Jack of all grades

Versatility is the name of the game for evolving graders

Article February 28, 2001
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A motor grader bristling with attachments has the potential to solve many different problems for a road construction contractor


A motor grader bristling with attachments has the potential to solve many different problems for a road construction contractor. In addition to the standard blade, the motor grader may carry a dozer blade on the front or the side for bulk leveling, a push block for pushing other equipment, a scarifier or ripper for tearing hard surfaces, a broom for cleaning up or a loader for lifting. In winter, the same grader can be fitted with a V-plow, snow wing, windrow eliminator or other attachments for clearing snow.


This versatility makes the motor grader an especially valuable tool for the contractor. John Marshall boasted that Volvo makes a complete line of attachments for its motor graders, formerly known under the name Champion. The change in the name of the motor graders took place in January. Volvo Construction Equipment, Goderich, Ontario, Canada, bought Champion Road Machinery in 1997.


Marshall is marketing manager for the motor grader line at Volvo. He said another feature of Volvo?s graders also gives them an advantage: the transmission. He told ROADS & BRIDGES, "We use an eight-speed forward, four-reverse transmission, with gear speeds that are matched to application."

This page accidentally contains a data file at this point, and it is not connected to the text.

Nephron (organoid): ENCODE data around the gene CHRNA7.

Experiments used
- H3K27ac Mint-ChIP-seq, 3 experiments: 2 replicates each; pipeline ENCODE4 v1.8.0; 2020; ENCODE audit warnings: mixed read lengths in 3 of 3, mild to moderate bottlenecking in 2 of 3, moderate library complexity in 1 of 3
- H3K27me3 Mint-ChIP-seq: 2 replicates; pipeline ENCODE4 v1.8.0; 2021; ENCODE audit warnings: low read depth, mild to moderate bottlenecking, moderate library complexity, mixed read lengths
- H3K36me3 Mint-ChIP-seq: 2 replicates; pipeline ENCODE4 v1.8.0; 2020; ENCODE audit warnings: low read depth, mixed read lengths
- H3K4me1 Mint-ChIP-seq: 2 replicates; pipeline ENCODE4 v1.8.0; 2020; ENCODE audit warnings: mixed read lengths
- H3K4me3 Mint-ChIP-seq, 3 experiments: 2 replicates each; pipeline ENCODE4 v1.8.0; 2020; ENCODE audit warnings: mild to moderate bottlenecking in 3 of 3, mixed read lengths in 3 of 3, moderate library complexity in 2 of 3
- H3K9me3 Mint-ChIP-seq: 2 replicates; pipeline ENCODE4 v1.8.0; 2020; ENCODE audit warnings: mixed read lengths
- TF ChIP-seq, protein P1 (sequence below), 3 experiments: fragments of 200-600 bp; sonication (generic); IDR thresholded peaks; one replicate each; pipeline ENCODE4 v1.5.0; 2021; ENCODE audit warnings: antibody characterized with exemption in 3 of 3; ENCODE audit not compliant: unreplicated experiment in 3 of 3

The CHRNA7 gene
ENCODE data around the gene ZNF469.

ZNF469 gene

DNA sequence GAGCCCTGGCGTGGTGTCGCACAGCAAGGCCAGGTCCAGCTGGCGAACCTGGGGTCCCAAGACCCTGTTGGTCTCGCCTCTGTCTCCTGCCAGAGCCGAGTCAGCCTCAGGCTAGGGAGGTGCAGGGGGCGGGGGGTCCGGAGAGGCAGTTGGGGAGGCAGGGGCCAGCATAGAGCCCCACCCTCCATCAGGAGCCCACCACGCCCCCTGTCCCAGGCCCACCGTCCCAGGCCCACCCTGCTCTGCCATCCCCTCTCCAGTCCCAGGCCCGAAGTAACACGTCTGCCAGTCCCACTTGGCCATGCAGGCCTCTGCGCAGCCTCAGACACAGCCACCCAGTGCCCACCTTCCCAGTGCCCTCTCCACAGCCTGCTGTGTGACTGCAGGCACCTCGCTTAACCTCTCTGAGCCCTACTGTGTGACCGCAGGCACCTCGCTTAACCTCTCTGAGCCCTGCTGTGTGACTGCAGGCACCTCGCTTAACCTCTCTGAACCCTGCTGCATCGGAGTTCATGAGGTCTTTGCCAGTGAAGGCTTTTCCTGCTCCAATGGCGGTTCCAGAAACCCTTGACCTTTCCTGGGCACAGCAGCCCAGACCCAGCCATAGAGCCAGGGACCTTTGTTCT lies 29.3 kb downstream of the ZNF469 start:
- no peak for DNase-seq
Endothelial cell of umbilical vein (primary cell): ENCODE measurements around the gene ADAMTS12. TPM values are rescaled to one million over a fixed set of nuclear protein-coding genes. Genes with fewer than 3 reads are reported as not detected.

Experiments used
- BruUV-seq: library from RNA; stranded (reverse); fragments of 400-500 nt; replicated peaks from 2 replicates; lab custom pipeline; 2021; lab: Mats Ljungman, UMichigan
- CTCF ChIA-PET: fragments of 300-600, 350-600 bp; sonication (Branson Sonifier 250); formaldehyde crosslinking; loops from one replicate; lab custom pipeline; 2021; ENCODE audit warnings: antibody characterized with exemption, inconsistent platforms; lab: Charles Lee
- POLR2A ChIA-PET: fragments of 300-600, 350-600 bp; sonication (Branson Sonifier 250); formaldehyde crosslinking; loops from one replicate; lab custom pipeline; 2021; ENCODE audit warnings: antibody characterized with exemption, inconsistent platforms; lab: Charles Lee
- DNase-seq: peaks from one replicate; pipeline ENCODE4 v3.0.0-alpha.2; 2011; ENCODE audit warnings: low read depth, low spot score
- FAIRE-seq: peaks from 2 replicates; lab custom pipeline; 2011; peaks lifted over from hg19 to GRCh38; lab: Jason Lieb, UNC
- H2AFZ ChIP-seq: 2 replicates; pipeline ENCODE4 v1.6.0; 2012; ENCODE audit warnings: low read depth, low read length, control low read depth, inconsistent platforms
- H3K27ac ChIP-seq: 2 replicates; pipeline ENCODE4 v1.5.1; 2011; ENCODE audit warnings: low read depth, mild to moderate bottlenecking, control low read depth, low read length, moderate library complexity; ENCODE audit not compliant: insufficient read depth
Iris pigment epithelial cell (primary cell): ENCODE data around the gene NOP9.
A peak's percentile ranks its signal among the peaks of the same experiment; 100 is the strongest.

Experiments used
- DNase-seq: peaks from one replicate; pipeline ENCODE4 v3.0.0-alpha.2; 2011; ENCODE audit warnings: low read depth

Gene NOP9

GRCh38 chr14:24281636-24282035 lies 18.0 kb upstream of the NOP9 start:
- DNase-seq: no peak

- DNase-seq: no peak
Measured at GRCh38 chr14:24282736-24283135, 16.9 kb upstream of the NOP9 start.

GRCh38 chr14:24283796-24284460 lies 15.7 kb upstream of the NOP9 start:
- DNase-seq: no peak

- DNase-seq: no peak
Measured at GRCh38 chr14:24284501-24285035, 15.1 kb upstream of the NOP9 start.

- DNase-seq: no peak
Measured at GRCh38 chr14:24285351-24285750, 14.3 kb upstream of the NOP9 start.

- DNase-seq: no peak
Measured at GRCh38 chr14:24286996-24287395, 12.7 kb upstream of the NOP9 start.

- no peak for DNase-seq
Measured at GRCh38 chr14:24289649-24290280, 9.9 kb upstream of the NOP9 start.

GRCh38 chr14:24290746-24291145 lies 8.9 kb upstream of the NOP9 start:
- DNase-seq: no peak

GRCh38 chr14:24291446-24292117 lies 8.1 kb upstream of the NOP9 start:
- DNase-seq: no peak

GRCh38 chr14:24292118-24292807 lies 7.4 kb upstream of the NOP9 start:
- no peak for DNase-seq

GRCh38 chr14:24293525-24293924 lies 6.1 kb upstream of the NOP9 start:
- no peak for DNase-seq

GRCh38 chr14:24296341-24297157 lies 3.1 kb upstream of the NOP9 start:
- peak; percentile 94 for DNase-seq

The Volvo 8400 fully sequential, direct-drive, powershift transmission offers evenly stepped speeds up to 27.9 mph. Marshall explained that this configuration provides "a nice low speed for fine grading, lots of good medium-range speeds for all the attachment and grading applications and a good high-range for snow plowing and road speeds."


Komatsu America International Co., Vernon Hills, Ill., also touts the transmission on its new Laterra line of motor graders. "The bottom line is that the Laterra motor graders give the operator the best of both worlds," stated Bob Post, Komatsu?s product manager for motor graders.


The transmission for the Laterra line offers both a torque converter drive and a direct drive. "This allows the operator to use the type of powertrain he is used to," Post told ROADS & BRIDGES. "For fine grading, the torque converter gives an advantage. For high-speed applications, the direct drive is the way to go."


One of the driving forces in designing the mechanism for controlling Volvo?s transmission was the operators who use it. "We initially invented a dual stick controller," said Marshall. "One stick had the forward-neutral-reverse, or mode lever, and the other stick had the gear selector, or pulser lever. Operators loved our transmission," but they asked to have all the controls on one stick, so Volvo gave it to them. Marshall said the modification was a result of Volvo?s Voice of the Customer program, a system they like to call "design by operators for operators."